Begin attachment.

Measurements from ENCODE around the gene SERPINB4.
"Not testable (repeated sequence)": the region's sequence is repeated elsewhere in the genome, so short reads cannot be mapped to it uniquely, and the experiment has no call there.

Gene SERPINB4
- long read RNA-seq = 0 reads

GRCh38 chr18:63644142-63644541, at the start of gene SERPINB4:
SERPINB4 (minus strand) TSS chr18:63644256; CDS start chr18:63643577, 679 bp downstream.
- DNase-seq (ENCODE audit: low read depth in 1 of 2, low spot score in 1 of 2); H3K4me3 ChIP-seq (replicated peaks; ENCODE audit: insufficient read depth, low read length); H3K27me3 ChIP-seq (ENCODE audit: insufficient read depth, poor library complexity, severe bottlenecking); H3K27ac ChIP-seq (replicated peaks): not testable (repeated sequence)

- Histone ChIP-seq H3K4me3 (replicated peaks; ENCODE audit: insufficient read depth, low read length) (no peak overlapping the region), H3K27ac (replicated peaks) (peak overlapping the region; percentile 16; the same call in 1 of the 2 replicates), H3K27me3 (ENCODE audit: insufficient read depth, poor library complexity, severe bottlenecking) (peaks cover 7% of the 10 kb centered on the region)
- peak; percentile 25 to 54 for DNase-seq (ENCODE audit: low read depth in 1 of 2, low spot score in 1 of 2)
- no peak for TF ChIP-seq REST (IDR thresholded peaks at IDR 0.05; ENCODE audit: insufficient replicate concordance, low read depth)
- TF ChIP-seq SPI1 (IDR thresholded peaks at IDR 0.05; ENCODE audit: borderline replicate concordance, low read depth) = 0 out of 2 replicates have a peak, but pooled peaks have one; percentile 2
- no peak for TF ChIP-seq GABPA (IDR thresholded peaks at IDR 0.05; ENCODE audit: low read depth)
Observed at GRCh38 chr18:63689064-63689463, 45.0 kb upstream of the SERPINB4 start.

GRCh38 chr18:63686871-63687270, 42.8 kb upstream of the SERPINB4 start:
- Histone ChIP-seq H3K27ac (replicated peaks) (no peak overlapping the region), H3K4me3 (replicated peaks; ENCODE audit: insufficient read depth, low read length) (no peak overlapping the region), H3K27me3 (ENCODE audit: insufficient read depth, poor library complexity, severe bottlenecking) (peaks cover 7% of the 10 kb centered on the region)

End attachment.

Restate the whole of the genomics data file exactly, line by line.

Measurements from ENCODE around the gene SERPINB4.
"Not testable (repeated sequence)": the region's sequence is repeated elsewhere in the genome, so short reads cannot be mapped to it uniquely, and the experiment has no call there.

Gene SERPINB4
- long read RNA-seq = 0 reads

GRCh38 chr18:63644142-63644541, at the start of gene SERPINB4:
SERPINB4 (minus strand) TSS chr18:63644256; CDS start chr18:63643577, 679 bp downstream.
- DNase-seq (ENCODE audit: low read depth in 1 of 2, low spot score in 1 of 2); H3K4me3 ChIP-seq (replicated peaks; ENCODE audit: insufficient read depth, low read length); H3K27me3 ChIP-seq (ENCODE audit: insufficient read depth, poor library complexity, severe bottlenecking); H3K27ac ChIP-seq (replicated peaks): not testable (repeated sequence)

- Histone ChIP-seq H3K4me3 (replicated peaks; ENCODE audit: insufficient read depth, low read length) (no peak overlapping the region), H3K27ac (replicated peaks) (peak overlapping the region; percentile 16; the same call in 1 of the 2 replicates), H3K27me3 (ENCODE audit: insufficient read depth, poor library complexity, severe bottlenecking) (peaks cover 7% of the 10 kb centered on the region)
- peak; percentile 25 to 54 for DNase-seq (ENCODE audit: low read depth in 1 of 2, low spot score in 1 of 2)
- no peak for TF ChIP-seq REST (IDR thresholded peaks at IDR 0.05; ENCODE audit: insufficient replicate concordance, low read depth)
- TF ChIP-seq SPI1 (IDR thresholded peaks at IDR 0.05; ENCODE audit: borderline replicate concordance, low read depth) = 0 out of 2 replicates have a peak, but pooled peaks have one; percentile 2
- no peak for TF ChIP-seq GABPA (IDR thresholded peaks at IDR 0.05; ENCODE audit: low read depth)
Observed at GRCh38 chr18:63689064-63689463, 45.0 kb upstream of the SERPINB4 start.

GRCh38 chr18:63686871-63687270, 42.8 kb upstream of the SERPINB4 start:
- Histone ChIP-seq H3K27ac (replicated peaks) (no peak overlapping the region), H3K4me3 (replicated peaks; ENCODE audit: insufficient read depth, low read length) (no peak overlapping the region), H3K27me3 (ENCODE audit: insufficient read depth, poor library complexity, severe bottlenecking) (peaks cover 7% of the 10 kb centered on the region)